Cost: £15 per session
RSVP by 1st December 2021 for the zoom link
For more information on workshops I have planned, please click here
Making the Most of Your Therapeutic Hour
The therapy hour
Clients sometimes ask what they can do in between sessions to keep the momentum going. This blog is written in response to those requests, I’ve tried to give you an idea of what you can do to optimise the therapy experience.
To begin with, talk to your therapist. It may be that doing little or nothing between sessions is perfect for you right now.
However, if you’re in a place where you feel you’d like to support the process, here are some suggestions: • keep a journal • make a timeline of life events • draw an emotional family tree going back several generations — a visual way of depicting your familial relationships, showing how well you relate to your family members and how the generations have related to one another • make a list of things you’ve achieved during your lifetime and a list of things you’d like to have done better • make a note of any interactions that didn’t go as well as you’d hoped (who said what to whom and how you felt and behaved as a result) • if you’re depressed or anxious, keep a daily schedule of activities that made you feel better or worse over the course of a week and bring it to therapy • reflect on what happened during your therapy session • bring along some items that have some significance for you and your identity or place in the world • dig out some childhood photos of you and your family to bring to your therapy session so we can look at them through a psychological lens • if you begin to notice meaningful coincidences, these can be noted and brought along to your session for exploration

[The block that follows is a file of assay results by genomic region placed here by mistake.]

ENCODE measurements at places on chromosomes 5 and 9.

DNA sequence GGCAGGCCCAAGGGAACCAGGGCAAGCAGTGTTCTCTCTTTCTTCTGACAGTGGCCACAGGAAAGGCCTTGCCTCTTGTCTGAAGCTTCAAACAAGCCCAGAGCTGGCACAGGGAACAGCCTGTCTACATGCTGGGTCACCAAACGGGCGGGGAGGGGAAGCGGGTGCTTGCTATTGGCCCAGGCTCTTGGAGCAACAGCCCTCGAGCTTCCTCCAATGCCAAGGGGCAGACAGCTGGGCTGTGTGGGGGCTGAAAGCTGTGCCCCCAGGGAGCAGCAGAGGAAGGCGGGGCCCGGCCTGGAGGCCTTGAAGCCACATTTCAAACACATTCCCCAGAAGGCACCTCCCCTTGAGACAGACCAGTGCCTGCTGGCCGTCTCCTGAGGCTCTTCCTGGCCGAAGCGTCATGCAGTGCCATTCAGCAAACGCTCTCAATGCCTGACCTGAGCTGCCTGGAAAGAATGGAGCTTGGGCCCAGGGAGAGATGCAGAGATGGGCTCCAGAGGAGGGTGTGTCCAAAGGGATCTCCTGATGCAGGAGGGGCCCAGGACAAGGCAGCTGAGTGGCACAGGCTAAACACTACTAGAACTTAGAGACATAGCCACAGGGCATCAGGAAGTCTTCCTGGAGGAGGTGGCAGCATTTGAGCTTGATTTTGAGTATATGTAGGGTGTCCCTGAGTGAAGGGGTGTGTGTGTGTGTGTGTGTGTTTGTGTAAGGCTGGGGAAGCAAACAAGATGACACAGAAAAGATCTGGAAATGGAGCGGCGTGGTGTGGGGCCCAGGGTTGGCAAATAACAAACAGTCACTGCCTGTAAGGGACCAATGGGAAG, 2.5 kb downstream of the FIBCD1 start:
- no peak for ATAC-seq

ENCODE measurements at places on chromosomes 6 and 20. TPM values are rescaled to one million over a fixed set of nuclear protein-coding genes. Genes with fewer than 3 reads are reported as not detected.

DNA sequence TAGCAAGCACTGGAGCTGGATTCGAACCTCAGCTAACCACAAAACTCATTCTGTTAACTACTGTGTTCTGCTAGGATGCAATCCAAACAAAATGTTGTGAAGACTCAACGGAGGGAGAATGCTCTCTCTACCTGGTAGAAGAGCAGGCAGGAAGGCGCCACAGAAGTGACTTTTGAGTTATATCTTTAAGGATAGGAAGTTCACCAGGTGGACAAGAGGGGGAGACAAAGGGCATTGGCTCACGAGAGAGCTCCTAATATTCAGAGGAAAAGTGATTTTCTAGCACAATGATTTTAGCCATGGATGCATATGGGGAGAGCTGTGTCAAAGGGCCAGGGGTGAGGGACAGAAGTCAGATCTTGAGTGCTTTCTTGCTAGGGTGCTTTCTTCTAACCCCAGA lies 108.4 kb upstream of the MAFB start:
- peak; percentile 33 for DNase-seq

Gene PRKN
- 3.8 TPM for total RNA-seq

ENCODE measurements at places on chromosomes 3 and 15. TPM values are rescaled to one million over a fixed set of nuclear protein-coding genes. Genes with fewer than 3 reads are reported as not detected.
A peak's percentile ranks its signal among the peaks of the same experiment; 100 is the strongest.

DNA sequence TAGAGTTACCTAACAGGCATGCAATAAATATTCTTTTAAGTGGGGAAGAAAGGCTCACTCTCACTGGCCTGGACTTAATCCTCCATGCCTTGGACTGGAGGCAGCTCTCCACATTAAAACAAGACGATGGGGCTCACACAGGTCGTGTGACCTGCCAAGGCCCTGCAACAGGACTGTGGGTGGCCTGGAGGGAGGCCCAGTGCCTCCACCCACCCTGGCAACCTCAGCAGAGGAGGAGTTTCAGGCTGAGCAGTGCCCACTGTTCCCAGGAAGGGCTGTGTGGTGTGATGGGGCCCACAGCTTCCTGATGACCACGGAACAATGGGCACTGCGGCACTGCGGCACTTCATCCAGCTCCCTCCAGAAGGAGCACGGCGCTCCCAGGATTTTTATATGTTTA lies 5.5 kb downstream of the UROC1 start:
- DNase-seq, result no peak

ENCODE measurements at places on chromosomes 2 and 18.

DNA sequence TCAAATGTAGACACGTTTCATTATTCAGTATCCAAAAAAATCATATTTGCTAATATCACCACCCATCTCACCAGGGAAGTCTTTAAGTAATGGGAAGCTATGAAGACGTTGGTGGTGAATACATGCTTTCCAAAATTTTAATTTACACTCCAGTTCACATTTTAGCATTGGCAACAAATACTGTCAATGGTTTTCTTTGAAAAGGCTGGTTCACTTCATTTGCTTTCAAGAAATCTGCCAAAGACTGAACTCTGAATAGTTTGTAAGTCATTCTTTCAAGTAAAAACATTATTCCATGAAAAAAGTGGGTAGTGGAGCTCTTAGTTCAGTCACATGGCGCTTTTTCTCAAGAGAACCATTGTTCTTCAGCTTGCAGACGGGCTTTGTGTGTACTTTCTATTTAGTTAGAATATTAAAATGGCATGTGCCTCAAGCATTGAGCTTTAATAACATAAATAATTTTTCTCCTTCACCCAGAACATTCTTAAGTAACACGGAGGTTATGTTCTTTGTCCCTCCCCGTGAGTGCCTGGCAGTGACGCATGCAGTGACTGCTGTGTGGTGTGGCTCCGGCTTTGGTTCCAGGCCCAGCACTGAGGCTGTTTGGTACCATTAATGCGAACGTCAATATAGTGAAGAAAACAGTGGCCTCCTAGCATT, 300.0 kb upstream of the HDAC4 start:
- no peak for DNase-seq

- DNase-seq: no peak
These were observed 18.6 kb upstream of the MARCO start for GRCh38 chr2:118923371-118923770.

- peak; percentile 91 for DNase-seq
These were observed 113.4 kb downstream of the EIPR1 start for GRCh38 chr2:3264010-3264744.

Keeping a journal can be a transformative experience and is a very useful tool when you are in therapy. Journaling is the practice of writing down your thoughts and feelings for the purposes of self-reflection and self-discovery. It’s an ancient practice, dating back thousands of years. It’s a superb way of recording your memories, feelings, thoughts, and desires. Try doing it without worrying about whether you’re spelling correctly, or whether your grammar is good. Write as if no-one will ever read it (no-one needs to).
Here are a few ‘starter’ questions: How am I feeling? What issue(s) do I face right now? Is there a lesson in this situation that I’m currently experiencing? What qualities do I need to dig down and unveil to deal with it? What unhelpful thoughts are triggering my current feelings?
Freud called dreams “the royal road to the unconscious”. Dreams are a treasure trove of guidance. Buy a journal and keep it by your bed to record your dreams.
When you wake from a dream, try these tips: • make recording your dreams a daily habit, preferably first thing in the morning • when you wake up, keep your eyes closed for a few moments to avoid any extraneous material entering your mind before you can record your dream • make a note of the emotion you felt when you woke from the dream - this is sometimes the emotion you need to ‘wake up to’ • if you can only recall a tiny scene from the dream, just record that • withhold all moral judgements about your dreams • don’t edit elements which don’t seem to fit into the story • draw what you saw • give the dream a title - this can help you notice emerging themes • look out for unintentional puns • take your dreams along to your therapy and try presenting them early on in the session, rather than mentioning them at the end; this way, you can work with your dreams and become your own dream interpreter